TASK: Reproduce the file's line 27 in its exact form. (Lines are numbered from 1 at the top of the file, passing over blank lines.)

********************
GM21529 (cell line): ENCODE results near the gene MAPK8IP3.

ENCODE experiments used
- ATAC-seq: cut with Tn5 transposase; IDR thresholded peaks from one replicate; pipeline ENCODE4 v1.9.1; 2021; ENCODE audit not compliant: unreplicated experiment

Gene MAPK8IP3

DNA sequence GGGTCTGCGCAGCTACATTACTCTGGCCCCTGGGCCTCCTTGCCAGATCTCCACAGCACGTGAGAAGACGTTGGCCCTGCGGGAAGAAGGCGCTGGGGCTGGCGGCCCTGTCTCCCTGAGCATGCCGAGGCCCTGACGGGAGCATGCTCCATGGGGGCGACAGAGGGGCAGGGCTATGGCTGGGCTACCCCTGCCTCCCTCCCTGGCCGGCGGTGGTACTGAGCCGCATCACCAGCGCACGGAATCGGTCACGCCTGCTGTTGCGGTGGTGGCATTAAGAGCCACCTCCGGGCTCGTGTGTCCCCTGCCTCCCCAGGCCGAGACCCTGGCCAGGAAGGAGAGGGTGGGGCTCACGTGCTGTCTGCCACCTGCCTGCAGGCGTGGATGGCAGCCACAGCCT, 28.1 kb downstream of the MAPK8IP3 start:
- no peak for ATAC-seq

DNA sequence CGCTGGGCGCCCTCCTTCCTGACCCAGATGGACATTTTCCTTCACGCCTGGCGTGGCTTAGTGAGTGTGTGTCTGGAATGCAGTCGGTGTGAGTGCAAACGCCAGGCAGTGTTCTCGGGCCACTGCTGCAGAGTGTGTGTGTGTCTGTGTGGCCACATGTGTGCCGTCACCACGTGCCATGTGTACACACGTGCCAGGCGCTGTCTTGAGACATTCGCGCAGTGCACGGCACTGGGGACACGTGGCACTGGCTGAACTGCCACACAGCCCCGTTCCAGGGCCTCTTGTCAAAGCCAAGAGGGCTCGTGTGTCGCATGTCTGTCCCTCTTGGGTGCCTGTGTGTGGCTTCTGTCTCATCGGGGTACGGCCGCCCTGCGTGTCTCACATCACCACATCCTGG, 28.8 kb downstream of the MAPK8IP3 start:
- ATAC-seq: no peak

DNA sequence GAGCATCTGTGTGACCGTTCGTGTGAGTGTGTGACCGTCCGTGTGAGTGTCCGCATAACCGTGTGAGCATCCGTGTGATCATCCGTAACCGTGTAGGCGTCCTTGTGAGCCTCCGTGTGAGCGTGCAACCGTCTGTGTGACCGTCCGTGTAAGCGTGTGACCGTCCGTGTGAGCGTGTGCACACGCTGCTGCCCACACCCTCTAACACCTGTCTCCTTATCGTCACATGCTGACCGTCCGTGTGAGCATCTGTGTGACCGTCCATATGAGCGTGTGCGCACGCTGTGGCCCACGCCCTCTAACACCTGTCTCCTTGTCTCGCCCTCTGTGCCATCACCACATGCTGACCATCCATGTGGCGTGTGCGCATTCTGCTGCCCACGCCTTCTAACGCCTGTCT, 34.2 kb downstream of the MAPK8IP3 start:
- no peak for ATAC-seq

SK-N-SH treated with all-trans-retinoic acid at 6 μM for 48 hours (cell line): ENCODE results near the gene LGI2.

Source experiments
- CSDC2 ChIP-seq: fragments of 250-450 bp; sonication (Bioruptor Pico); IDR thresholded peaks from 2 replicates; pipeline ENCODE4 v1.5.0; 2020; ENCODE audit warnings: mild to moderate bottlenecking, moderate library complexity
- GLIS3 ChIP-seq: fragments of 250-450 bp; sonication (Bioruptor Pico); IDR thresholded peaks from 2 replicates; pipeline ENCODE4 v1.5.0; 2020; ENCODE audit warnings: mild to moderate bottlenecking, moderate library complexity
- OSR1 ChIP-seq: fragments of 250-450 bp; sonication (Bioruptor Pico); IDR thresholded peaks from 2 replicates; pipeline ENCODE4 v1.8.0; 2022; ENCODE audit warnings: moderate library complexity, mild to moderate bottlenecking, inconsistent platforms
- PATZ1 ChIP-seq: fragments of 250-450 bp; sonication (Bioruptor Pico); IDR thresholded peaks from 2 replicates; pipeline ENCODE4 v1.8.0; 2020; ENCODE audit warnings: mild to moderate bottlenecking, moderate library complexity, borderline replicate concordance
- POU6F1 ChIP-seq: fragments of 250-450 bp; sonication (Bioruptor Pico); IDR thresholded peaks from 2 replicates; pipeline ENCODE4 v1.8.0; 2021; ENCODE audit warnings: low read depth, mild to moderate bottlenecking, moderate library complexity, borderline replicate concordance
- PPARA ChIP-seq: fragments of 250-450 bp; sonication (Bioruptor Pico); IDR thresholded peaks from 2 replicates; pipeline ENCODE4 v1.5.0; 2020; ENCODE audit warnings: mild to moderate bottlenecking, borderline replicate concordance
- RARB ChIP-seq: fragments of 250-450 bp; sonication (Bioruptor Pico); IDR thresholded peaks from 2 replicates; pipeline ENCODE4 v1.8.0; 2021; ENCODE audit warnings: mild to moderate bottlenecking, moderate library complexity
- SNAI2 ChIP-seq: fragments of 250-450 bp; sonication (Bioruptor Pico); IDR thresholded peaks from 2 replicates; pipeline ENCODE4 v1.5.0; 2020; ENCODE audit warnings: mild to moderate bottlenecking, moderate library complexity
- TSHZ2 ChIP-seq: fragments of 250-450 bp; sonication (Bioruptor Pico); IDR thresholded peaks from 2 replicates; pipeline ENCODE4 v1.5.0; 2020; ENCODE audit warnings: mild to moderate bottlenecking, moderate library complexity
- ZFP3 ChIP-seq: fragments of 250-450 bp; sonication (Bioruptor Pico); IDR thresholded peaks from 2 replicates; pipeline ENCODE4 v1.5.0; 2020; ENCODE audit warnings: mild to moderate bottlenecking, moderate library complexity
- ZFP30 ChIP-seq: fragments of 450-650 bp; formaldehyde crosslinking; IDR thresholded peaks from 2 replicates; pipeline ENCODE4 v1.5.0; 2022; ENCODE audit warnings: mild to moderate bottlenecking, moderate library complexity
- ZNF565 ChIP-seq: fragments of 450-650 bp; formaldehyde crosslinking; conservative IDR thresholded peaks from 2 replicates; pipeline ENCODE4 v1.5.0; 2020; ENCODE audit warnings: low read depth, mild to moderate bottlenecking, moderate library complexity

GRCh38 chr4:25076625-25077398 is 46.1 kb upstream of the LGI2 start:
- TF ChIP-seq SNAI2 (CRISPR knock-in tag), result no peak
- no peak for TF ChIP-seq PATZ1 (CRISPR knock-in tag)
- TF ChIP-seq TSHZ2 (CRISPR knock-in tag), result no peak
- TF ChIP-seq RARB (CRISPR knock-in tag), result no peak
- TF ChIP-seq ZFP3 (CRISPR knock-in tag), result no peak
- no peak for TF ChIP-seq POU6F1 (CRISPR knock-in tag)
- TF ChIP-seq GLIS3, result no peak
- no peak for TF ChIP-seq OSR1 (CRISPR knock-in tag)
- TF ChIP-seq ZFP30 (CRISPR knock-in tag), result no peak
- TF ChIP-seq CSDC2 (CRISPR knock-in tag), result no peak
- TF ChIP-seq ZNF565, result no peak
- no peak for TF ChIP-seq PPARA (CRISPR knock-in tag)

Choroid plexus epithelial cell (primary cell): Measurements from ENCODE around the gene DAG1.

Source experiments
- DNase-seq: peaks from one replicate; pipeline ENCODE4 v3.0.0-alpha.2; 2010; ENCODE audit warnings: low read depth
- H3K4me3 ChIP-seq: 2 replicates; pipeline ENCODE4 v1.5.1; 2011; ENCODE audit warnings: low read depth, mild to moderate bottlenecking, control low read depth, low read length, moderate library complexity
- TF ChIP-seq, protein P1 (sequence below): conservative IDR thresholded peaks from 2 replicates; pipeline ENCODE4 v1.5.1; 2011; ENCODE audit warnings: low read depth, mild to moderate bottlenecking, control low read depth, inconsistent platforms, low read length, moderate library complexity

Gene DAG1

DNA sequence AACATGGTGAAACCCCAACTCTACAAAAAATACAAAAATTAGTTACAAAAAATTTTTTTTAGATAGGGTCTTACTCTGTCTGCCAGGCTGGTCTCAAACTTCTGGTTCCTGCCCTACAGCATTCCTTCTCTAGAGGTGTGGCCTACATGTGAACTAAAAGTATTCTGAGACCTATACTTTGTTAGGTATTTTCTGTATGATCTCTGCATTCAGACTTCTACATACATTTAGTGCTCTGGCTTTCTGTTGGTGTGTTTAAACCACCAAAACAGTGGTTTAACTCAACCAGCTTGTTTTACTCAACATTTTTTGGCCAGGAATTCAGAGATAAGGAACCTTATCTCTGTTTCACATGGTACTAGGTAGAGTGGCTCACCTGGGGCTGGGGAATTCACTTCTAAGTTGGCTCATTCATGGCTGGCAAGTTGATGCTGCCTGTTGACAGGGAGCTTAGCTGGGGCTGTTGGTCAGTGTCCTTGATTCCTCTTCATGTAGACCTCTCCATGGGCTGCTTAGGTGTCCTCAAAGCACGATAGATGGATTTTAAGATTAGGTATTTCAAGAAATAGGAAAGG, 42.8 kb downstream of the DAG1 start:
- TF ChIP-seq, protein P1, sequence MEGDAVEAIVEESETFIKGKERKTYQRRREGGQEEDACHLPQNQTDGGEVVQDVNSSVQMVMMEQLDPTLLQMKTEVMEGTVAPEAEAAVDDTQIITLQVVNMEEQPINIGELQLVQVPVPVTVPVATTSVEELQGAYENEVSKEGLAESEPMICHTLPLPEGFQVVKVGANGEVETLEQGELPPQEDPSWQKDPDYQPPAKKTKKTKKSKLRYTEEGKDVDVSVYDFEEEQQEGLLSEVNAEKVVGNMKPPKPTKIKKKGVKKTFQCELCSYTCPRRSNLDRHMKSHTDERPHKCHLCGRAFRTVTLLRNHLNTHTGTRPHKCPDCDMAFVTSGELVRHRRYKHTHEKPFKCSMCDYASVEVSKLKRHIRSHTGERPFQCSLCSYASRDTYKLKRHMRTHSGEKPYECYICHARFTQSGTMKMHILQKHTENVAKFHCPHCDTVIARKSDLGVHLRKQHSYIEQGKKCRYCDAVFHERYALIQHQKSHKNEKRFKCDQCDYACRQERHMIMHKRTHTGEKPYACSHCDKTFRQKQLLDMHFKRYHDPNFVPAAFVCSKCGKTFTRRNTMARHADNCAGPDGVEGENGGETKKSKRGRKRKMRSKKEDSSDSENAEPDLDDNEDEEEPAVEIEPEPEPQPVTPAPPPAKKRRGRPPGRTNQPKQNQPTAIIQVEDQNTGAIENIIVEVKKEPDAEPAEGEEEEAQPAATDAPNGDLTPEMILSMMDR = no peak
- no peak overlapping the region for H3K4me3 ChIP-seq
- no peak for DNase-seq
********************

- no peak for TF ChIP-seq PATZ1 (CRISPR knock-in tag)